President Joe Biden will deliver his first primetime address as commander-in-chief to the nation Thursday evening to commemorate one year since the start of the coronavirus shutdowns.
At Monday’s press briefing, White House press secretary Jen Psaki announced the planned address and teased what the president will say.
“The president will deliver his first primetime address to commemorate the one-year anniversary of the COVID-19 shutdown on Thursday,” Psaki said. “He will discuss the many sacrifices the American people have made over the last year, and the grave loss communities and families across the country have suffered.”
“The president will look forward, highlighting the role that Americans will play in beating the virus and getting the country back to normal,” she added.
It was on March 11 of last year that the World Health Organization (WHO) declared the novel coronavirus a pandemic. Since then, 29 million Americans have been diagnosed with COVID-19 and 525,000 Americans have died from it, according to Johns Hopkins University. Currently, the U.S. unemployment rate sits at 6.2%, according to the latest Bureau of Labor Statistics data.
“The American people know that the reason why we have a recession, the reason why so many families are concerned about putting food on the table, the reason why parents around the country are worried about the impact of closed schools on their kids’ mental health and their learning because of the pandemic,” Psaki also said.
“And it is the number-one issue and priority on the mind of the president, the vice president and our entire team,” Psaki added. “Of course, this week marks one year since the country was essentially shut down as a result of a pandemic, and it’s important to note, of course, what steps have been taken and what progress has been made.”
Biden’s Thursday address will be his first major speech since his January 20 inaugural address. He has yet to hold a formal press briefing where he takes questions from reporters and has yet to set a date to deliver a speech to a joint session of Congress.
“We certainly intend on the president delivering a joint session speech, not a State of the Union, in the first year that they are in office,” Psaki said Friday.
“But we don’t have a date for that or a timeline at this point in time,” the press secretary continued. “And we have been engaged closely with leaders in Congress about determining that.”
Earlier that week, Psaki was also asked about the delay and she said the president will wait to address a joint session of Congress until after lawmakers voted on the American Rescue Plan, Biden’s COVID-19 relief package.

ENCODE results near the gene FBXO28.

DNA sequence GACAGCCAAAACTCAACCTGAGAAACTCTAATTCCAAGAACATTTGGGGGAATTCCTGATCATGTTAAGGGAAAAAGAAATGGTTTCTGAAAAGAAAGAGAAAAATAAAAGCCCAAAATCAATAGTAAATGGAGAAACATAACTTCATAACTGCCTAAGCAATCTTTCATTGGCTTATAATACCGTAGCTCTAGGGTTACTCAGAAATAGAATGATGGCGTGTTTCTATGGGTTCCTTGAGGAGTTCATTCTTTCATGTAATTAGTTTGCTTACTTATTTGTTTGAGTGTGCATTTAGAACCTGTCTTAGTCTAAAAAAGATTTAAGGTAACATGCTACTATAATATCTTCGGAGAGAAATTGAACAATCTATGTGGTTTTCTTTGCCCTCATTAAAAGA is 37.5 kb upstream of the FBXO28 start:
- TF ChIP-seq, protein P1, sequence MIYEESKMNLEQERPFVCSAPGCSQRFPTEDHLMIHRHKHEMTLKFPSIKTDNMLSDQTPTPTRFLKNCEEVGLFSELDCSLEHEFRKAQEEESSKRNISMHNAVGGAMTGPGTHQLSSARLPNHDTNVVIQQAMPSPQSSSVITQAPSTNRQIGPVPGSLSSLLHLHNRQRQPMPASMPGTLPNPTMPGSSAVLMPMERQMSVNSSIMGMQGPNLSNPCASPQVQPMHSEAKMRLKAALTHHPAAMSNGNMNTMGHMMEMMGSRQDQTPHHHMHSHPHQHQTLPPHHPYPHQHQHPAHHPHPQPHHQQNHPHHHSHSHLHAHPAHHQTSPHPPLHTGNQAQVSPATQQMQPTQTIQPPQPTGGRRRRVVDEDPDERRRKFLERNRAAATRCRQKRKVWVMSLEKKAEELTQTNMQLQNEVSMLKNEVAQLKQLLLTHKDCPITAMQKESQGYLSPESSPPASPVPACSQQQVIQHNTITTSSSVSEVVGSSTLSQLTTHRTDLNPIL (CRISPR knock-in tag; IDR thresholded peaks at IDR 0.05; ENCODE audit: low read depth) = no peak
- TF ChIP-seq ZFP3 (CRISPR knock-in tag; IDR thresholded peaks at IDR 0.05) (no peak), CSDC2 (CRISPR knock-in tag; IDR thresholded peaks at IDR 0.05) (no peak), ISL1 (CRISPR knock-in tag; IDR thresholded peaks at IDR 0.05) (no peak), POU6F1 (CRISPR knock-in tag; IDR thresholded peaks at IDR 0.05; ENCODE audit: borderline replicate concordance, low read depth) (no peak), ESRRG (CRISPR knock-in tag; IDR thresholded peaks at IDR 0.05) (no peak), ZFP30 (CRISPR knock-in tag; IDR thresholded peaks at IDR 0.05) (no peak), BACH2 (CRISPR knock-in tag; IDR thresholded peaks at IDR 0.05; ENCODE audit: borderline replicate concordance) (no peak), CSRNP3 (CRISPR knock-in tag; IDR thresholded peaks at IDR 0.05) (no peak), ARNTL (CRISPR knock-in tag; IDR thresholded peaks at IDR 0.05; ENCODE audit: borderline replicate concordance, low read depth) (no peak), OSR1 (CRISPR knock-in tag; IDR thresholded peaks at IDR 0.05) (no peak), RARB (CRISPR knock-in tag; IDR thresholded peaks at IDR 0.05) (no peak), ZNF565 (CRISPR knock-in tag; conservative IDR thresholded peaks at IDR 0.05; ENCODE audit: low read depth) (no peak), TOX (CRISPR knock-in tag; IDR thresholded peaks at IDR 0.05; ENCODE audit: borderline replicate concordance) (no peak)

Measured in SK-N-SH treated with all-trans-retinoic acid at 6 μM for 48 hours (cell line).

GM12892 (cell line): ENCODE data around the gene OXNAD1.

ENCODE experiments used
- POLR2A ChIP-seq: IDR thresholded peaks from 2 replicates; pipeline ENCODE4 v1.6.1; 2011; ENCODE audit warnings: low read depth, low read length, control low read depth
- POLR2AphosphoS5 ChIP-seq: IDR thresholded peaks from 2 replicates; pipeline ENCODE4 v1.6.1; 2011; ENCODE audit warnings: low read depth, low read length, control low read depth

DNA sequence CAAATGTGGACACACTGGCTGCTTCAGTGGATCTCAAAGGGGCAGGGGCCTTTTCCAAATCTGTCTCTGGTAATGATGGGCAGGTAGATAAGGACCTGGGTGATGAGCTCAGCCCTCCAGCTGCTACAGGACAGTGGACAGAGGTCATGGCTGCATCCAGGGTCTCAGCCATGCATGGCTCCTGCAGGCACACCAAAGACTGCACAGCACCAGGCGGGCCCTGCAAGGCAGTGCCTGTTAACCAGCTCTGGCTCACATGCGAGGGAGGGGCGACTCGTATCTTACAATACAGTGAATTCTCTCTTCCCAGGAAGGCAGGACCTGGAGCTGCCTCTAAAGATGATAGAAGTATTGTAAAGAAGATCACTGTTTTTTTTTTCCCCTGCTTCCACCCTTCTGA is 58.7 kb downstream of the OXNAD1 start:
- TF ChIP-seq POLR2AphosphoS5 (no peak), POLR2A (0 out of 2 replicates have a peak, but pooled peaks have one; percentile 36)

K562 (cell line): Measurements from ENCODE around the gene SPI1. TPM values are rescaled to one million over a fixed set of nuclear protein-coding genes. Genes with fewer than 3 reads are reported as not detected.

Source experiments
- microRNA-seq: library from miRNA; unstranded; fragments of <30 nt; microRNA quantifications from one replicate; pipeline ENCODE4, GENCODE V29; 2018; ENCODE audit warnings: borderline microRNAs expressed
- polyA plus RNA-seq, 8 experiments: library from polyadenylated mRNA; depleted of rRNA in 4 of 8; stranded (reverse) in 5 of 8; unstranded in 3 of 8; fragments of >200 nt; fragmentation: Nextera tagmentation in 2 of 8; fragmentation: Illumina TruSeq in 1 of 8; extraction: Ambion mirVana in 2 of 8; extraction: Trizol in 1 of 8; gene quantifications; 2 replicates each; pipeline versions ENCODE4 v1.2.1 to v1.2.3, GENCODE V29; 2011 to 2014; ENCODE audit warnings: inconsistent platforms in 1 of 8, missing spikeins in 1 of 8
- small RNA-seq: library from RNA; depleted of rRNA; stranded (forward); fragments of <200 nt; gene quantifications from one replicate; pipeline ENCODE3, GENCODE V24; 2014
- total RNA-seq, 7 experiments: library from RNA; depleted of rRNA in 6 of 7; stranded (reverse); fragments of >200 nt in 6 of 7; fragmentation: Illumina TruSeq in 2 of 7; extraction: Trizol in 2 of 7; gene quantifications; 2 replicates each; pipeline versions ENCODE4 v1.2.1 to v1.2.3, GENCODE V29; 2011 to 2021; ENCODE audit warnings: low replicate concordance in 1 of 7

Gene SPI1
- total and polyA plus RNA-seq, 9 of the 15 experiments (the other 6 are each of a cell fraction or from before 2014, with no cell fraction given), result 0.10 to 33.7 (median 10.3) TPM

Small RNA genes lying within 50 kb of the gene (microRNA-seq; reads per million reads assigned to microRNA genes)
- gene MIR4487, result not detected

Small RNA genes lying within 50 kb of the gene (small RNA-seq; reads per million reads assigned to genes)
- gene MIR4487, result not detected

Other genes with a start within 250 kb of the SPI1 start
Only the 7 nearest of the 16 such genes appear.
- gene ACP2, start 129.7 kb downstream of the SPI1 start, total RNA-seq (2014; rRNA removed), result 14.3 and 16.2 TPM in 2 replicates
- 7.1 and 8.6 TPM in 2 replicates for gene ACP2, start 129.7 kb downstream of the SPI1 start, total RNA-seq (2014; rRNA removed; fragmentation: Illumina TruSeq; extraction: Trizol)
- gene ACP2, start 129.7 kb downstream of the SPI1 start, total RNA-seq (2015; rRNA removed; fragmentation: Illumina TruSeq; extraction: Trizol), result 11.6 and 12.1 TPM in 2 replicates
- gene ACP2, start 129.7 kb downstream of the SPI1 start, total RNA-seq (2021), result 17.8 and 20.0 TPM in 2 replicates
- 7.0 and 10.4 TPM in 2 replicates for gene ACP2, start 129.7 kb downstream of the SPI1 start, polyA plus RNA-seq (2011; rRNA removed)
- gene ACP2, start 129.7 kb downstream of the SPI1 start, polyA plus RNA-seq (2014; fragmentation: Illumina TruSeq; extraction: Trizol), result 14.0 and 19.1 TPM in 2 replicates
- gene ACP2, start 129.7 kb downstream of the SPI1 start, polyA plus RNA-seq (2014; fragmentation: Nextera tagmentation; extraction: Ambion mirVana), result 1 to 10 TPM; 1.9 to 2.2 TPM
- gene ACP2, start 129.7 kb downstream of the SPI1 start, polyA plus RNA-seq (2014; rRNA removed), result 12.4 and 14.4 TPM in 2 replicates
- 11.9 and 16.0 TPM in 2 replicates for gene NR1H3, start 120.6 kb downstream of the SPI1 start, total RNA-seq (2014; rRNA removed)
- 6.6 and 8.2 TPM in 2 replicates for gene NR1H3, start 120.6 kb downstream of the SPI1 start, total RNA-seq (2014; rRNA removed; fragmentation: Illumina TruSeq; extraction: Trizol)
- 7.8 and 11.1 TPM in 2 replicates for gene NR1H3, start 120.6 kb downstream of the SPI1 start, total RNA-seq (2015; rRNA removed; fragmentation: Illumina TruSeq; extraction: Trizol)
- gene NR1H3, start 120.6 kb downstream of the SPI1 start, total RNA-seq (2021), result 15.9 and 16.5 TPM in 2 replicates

“When it became clear, which it should have been from the beginning, that the American Rescue Plan would take until about, hopefully, about mid-March to get passed and signed into law, we made a decision internally that we weren’t going to have the president propose his forward-looking agenda beyond that,” Psaki said, mentioning that portion’s of the president’s “Build Back Better” agenda are “still being determined” and that there are still discussions taking place “internally.”
She asserted, however, that he would not deliver his address “until after that bill is signed, until after those checks are going out to Americans, until after that vaccine money is going out, and after the money is going out to schools.”
On Saturday, after grueling negotiations, the U.S. Senate passed its version of the $1.9 trillion package along party lines. This week, the House of Representatives is expected to consider the Senate-approved legislation.
On Friday, Psaki also said that Biden will hold his first formal press briefing before the end of March.
You can follow Douglas Braff on Twitter @Douglas_P_Braff.
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Health Industry Distributors’ Association: Supply Chain Delays ‘A Healthcare Issue’
The Health Industry Distributors’ Association (HIDA) released harrowing data stating “Transportation Delays Are A Healthcare Issue.” HIDA’s December release states, “research estimates that approximately 8,000-12,000 containers of critical medical supplies are delayed an average of up to 37 days throughout the transportation system.”
The statement continues, “The West Coast port with the greatest number of delayed medical containers are the Ports of Long Beach and Los Angeles. The most congested East Coast port is the Port of Savannah.”
An infographic is accompanied with the statement which breaks down the crisis further. 17 is the average number of days the shipments are delayed at the Port. There’s an 11 day average delay by rail, and a 9 day average delay by truck.
In those shipping containers, the infographic states 187,000 gowns, 360,000 syringes and 3.5 million surgical gloves are held. The ports with the most medical delayed supplies are Los Angeles/Long Beach, Savannah, New York/New Jersey, Charleston, Seattle, Oakland, Boston, Baltimore and Houston.
Axios reports under a “Why it matters” headline, that “Per their projections, medical supplies arriving at a U.S. port on Christmas Day won’t be delivered to hospitals and other care settings until February 2022.”
As a result, “that could delay critical supplies at a time when health care is already expected to most need them due to surges from Delta and Omicron.”
Additionally, “The supply chain problems can compound, starting with medical supplies languishing in U.S. ports for an average of 17 days, officials said.”
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